JUNEAU — The Alaska Legislature passed a long-awaited oil tax reform bill Monday, with Rep. Mike Hawker, R-Anchorage, ill with cancer, casting a pivotal vote in the House after returning to Juneau for the first time in two months.
The vote on House Bill 247 was 13-6 in the Republican-led Senate, whose finance committee last month wrote the final version of the bill that was slightly adjusted in a committee hearing Monday morning.
But the House vote was a razor-thin 21-19, with four committee amendments helping to flip a few votes and allowing the legislation to pass with the bare minimum it needed — over the objections of minority Democrats and some moderate Republicans who said the legislation went too easy on the state's largest oil companies.
The bill could still net the state as much as an estimated $140 million by 2020, but that's only half of what was projected in a version of the bill produced in a bipartisan House compromise. The legislation passed Monday also preserves a tax credit for the state's four largest oil companies that the House compromise had proposed to repeal — credits that by 2020 would amount to $585 million, which the companies could claim as tax deductions, according to the state's projections.
With the bill's passage, lawmakers now are poised to tackle the biggest piece of Gov. Bill Walker's deficit-reduction plan — his proposal to restructure the Alaska Permanent Fund to help close the state's $4 billion budget gap.
But the oil tax bill approved Monday — if it escapes Walker's veto pen — may make passage of the Permanent Fund proposal more difficult in the House.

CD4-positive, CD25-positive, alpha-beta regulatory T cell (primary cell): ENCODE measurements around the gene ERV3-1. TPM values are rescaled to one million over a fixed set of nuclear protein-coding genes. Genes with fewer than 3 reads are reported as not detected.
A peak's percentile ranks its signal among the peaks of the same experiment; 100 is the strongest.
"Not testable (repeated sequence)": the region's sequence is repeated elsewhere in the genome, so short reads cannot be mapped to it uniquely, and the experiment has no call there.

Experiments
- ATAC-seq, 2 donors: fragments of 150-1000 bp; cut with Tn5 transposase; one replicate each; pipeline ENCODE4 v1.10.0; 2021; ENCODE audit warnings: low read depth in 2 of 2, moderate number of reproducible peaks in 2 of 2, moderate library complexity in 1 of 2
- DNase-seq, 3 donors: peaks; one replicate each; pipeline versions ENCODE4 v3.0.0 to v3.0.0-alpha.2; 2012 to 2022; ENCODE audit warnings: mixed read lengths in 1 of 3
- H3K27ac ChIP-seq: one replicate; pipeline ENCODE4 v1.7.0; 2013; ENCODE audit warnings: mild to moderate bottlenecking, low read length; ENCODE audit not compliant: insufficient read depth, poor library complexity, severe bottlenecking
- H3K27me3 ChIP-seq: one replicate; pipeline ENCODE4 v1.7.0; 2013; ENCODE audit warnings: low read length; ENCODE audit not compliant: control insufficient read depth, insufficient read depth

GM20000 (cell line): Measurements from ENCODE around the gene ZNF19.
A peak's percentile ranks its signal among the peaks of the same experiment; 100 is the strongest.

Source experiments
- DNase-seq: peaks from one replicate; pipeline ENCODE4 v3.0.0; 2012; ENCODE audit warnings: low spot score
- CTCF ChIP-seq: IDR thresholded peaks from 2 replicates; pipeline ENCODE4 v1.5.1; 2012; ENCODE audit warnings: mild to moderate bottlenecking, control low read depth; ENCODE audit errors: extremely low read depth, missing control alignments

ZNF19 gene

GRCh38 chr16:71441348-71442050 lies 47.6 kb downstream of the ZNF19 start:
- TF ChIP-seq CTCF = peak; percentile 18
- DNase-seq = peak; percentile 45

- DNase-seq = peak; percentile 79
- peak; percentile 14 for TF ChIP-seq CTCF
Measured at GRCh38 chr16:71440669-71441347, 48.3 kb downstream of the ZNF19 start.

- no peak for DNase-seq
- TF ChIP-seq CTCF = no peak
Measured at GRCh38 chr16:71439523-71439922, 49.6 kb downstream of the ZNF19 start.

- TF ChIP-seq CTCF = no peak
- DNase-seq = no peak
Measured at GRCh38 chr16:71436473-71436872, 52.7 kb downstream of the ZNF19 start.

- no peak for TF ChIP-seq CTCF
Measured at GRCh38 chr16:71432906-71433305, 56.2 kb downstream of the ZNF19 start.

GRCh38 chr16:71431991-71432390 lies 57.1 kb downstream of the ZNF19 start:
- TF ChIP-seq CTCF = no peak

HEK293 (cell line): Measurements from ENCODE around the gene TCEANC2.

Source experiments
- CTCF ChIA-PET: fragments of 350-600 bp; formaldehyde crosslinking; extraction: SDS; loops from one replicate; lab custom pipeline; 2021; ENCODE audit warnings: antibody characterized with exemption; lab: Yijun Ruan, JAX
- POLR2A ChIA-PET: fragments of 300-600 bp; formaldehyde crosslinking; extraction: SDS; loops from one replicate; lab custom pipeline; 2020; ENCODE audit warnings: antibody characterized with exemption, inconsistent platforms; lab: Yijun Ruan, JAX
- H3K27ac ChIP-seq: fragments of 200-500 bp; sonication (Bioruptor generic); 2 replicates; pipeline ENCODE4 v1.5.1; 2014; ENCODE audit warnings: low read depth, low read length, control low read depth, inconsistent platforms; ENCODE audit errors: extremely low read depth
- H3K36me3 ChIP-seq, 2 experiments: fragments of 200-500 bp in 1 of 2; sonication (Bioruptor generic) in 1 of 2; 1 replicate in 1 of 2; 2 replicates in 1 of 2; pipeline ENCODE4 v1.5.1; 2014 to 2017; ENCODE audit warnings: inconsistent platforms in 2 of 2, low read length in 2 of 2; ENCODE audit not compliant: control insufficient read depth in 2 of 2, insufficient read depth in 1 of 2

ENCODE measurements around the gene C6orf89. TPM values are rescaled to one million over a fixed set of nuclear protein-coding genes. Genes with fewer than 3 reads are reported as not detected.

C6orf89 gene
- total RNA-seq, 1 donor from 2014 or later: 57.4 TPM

That chamber's version of the Permanent Fund legislation has been stuck in the finance committee, where it's faced opposition from conservative Republicans as well as Democrats who say they won't touch residents' dividend checks without steeper oil taxes.
"I think passage of the Permanent Fund restructuring is dead at this point," Rep. Paul Seaton, R-Homer, said in an interview after Monday's vote.
Walker hasn't indicated if he'll sign the oil tax bill. His communications director, Grace Jang, said late Monday that Walker opposed the version that passed because he "felt the bill didn't go far enough," but she added that it was too soon to say if he'd veto it.
The House last month, in a 14-24 vote, had rejected almost the exact same Senate oil tax proposal that members approved Monday. The difference was four narrowly tailored amendments adopted Monday morning, as well as Hawker's return.
The Anchorage Republican, who's being treated for prostate cancer, flew into Juneau on Monday for his first floor session since early April. He declined to answer a reporter's questions before posing with his allies in the House's Republican-led majority and leading members in the daily pledge of allegiance.
The presence of Hawker, an oil industry supporter whose wife earns more than $200,000 annually as a ConocoPhillips financial analyst, added one reliable vote for the Senate's version of the oil tax bill.
Several other members flipped, with some citing concessions made in the four amendments adopted Monday. Rep. Jim Colver, R-Palmer, switched his vote after one amendment extended the lifetime of a tax credit for "Middle Earth" — the area between Cook Inlet and the North Slope that happens to be in Colver's district.
Colver said in a phone interview that the amendment was a key incentive for natural gas development in the region, which includes the Copper River Valley.
"It's very important for the Copper Valley to get gas," he said.
Rep. Tammie Wilson, R-North Pole, was one of the architects of the previous House version of the oil tax bill that passed with bipartisan support. But she voted for the Senate version Monday after an amendment that preserves a credit for oil refineries that she said was critical for a $100 million Petro Star project in her district.
And Rep. Cathy Munoz, R-Juneau, said one thing that helped convince her to switch her position was another amendment that gives priority for cash subsidies to oil companies with higher proportions of Alaska resident workers.
She said in an interview after the vote that Walker's administration had lobbied her Monday morning to support the legislation before the governor decided by the end of the day to oppose the bill — an account that Jang confirmed.